Monday, 9 November 2015

09.11.2015 Author: Martin Berger

Will this buffoon be tried for the murder of thousands of civilians?

Will Obama Be Tried for Civilian Deaths?

3423455333It’s a well-known fact that the supreme commander is the highest official of the armed forces in any country. Simultaneously, as a rule, this very individual occupies the position of a head of the state, whether it’s a president or monarch. The fundamental law of any state – the national constitution specifies the rights and duties of the Supreme Commander, that doesn’t simply define the military policy of a country, but also bears responsibility for the fighting capacity of the national army, along with its activities in peacetime and wartime. In other words, this person gets the praise for victories, but is also bound to be questioned for defeats and mistakes.
This fact becomes particularly relevant today, when various ongoing US military operations continue to claim the lives of thousands of civilians as a result of routinely inaccurate aircraft and drone strikes in Afghanistan, Iraq, Libya and a number of other countries.
The crimes of American soldiers in Afghanistan in the period from 2009 to 2013 are well documented in a 84 pages long report drafted by Amnesty International that is titled «Left in the Dark». International experts from AI came to the conclusion that even the most outrageous war crimes are not investigated in the United State, so those who committed them always come out clean in the end. Thousands of Afghans were killed and wounded by the American military after the invasion, yet the US justice system has never held any of the soldiers or commanders responsible for unlawful killings of civilians and other abuses, states Amnesty International, while any evidence of terrible war crimes are simply ignored.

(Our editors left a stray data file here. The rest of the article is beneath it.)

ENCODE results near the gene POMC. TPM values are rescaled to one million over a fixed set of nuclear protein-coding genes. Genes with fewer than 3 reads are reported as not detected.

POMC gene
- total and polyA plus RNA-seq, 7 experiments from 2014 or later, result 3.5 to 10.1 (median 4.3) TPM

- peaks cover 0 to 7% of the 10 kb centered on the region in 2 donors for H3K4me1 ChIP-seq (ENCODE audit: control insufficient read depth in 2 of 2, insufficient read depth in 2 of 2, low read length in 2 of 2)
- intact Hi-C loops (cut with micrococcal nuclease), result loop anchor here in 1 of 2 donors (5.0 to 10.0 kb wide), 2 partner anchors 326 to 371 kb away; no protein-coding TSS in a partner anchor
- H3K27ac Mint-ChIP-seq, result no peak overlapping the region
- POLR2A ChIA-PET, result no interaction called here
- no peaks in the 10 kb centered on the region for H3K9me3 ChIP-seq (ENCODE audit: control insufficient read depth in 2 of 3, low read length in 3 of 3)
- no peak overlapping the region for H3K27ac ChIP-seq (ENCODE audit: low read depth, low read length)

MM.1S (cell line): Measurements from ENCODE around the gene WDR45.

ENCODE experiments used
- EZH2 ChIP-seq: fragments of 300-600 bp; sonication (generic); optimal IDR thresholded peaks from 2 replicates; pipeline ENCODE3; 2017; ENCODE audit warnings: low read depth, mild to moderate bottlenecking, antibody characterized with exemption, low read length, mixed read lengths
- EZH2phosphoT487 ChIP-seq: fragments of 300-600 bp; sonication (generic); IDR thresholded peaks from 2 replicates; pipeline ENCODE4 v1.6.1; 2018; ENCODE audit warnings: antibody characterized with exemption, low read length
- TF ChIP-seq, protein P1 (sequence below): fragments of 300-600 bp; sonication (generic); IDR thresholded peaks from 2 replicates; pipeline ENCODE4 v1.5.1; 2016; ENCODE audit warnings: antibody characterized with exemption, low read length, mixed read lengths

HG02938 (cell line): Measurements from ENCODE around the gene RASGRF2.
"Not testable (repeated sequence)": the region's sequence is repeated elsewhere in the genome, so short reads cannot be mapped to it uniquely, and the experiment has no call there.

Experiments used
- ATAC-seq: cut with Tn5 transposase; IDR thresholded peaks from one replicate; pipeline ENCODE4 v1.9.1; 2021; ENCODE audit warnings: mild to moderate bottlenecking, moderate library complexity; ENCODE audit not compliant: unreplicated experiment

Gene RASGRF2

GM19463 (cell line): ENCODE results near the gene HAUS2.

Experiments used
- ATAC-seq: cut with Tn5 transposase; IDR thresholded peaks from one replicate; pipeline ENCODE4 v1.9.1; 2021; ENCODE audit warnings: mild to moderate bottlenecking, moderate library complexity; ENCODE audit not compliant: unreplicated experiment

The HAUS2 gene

This sort of total impunity invites new crimes, and the recent destruction of a hospital that was run by Doctors Without Borders in the Afghan province of Kunduz proves this statement better than anything. Immediately after the air strikes that were carried out by the US Air Force, the UN High Commissioner for Human Rights Zeid Ra’ad Al Hussein  called for a full investigation of the tragedy, adding that if it is determined that the bombardment of the hospital was deliberate, it must be regarded as a war crime.
It took a month for Doctors Without Borders to present its own report on the circumstances of the attack. And, as it was pointed out by The Huffington Post, the report presented direct evidence that the pilots of the US military aircraft AC-130 deliberately shot people who ran out of the main building of the hospital in an attempt to get to safety. On the night of the attack a total of 100 patients were receiving treatment in the hospital. That evening, the hospital administration placed two white flags with the red Doctors without Borders logo on the roof of the medical facility. Even earlier Doctors without Borders provided the US military with exact coordinates of their facilities, while underlying the neutral status of medical workers. And when the hospital was hit by heavy fire the staff contacted Afghan and American officials 18 times for the attack to be ceased. The report concludes that Doctors Without Borders has named the attack in Kunduz a war crime and demanded a detailed international investigation and a  consequent trial.